Capsules From CROI 2017
March 10, 2017
Ameliorating Immune Reconstitution Inflammatory Syndrome
Immune reconstitution inflammatory syndrome (IRIS) is a potentially life-threatening consequence of the restoration of immune responses to opportunistic pathogens in people who initiate ART at low CD4 T cell counts. Evidence suggests that immune responses can become exaggerated and overly inflammatory as a deficient, dysregulated immune system begins to recover due to ART-mediated HIV suppression. In some cases opportunistic infections can get worse before improving, a problem termed paradoxical IRIS. This is a particularly significant concern in tuberculosis (TB), with a reported mortality rate of around 3%.
In an effort to reduce morbidity and mortality from paradoxical TB-IRIS, Graeme Meintjes and colleagues conducted a randomized trial evaluating a four-week course of the corticosteroid prednisone in individuals at risk. The encouraging results were debuted as a late-breaker at CROI, with Meintjes reporting a significant 30% reduction in the incidence of paradoxical TB-IRIS and a trend toward decreased hospitalizations in the prednisone arm. No evidence of an increase in cancer risk -- which had been raised as a potential issue with prednisone -- was observed. The evidence from the trial suggests that the approach should be adopted as the standard of care for individuals at risk for paradoxical TB-IRIS.
The conference was also cheered by the report of a breakthrough in treating extensively drug-resistant TB, a condition normally requiring the use of debilitating, toxic injectable drugs. A small trial of three oral drugs generated highly promising results, offering hope for progress after decades of stagnation (see Jon Cohen's report in Science).
Encouraging Results With Anti-Inflammatory Antibody
Many studies have reported that HIV infection is associated with an increased risk of arterial inflammation and cardiovascular disease. The pipeline of therapies that might reduce this risk has been discouragingly dry, but at CROI Priscilla Hsue from UCSF presented results from a trial of an anti-inflammatory antibody targeting the cytokine IL-1β that may augur a change for the better. The antibody, canakinumab, is FDA-approved for the treatment of certain autoimmune conditions and is being tested as a therapy for cardiovascular disease in a large (10,000-person) randomized study involving in HIV-negative individuals. Hsue's pilot trial recruited ten HIV-positive people on suppressive ART with a median age of 59. A single dose of canakinumab was administered at baseline and participants followed for eight weeks.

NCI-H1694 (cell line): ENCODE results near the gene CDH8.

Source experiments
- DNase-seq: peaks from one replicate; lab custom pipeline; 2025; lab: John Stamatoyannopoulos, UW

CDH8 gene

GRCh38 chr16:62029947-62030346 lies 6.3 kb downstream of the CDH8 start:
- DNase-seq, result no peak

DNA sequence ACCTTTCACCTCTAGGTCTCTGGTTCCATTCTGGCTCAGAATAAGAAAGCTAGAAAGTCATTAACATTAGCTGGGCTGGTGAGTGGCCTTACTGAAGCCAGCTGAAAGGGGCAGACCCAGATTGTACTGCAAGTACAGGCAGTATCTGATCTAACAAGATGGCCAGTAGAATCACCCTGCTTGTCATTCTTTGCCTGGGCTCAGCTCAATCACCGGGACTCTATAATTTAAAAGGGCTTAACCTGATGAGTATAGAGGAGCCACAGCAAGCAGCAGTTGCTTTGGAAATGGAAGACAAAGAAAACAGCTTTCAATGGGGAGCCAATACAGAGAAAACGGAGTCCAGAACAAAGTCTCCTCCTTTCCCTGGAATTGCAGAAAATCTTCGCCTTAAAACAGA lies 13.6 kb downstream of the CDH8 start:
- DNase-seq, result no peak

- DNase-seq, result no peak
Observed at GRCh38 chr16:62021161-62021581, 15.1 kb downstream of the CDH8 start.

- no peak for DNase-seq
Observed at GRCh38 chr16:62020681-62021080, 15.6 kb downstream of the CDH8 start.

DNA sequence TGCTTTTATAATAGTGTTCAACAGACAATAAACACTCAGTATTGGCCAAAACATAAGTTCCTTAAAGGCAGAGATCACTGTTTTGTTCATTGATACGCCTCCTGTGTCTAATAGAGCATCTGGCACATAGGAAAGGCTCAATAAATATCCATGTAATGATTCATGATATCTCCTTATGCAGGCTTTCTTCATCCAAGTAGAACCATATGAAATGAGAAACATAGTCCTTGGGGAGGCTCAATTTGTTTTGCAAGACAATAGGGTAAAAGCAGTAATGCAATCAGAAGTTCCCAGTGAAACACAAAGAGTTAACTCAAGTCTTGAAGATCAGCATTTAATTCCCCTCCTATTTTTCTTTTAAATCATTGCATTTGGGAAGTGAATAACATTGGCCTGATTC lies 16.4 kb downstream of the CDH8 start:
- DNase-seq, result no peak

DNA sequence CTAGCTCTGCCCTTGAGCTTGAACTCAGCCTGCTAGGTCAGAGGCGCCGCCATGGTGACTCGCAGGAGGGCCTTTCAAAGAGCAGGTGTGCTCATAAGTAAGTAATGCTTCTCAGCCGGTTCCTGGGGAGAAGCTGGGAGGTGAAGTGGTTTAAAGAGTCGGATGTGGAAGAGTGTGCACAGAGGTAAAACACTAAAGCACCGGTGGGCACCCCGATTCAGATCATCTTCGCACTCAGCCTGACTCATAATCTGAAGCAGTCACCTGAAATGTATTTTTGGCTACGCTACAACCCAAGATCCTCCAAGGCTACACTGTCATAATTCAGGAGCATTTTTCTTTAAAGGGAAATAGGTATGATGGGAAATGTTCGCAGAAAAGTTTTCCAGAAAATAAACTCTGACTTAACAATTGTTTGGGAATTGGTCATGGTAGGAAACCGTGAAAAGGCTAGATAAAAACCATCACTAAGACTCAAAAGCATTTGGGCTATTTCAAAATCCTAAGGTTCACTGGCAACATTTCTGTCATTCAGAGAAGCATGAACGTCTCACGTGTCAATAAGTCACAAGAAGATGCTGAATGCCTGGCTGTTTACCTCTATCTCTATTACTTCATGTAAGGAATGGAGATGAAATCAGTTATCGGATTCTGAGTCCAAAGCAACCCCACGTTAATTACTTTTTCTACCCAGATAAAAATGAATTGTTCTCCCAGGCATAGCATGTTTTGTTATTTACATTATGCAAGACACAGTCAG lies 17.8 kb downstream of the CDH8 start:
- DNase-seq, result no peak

There were significant declines in inflammatory biomarkers: IL-6 levels declined by 30% and high sensitivity c-reactive protein by 41%. Imaging studies revealed a 10% reduction in arterial inflammation. In terms of safety, Hsue noted a transient drop in absolute neutrophil count that resolved by week four and a single case of shingles that did not appear related to any immunological parameters. No significant changes in any biomarkers of HIV disease were seen apart from a 17% drop in CD8 T cell counts between baseline and week two that was not apparent at any other timepoints. CD4 T cell counts, viral load and T cell activation markers were unchanged. Analyses of measures of the HIV reservoir are ongoing.
"We believe this is one of the first immune-based therapies to show a very profound reduction in inflammatory markers in the setting of treated HIV," Hsue said, noting that a larger randomized controlled trial is planned that will give two canakinumab doses and follow 100 participants for 36 weeks.
Dual bNAb Combo Leads to Long-Term SHIV Control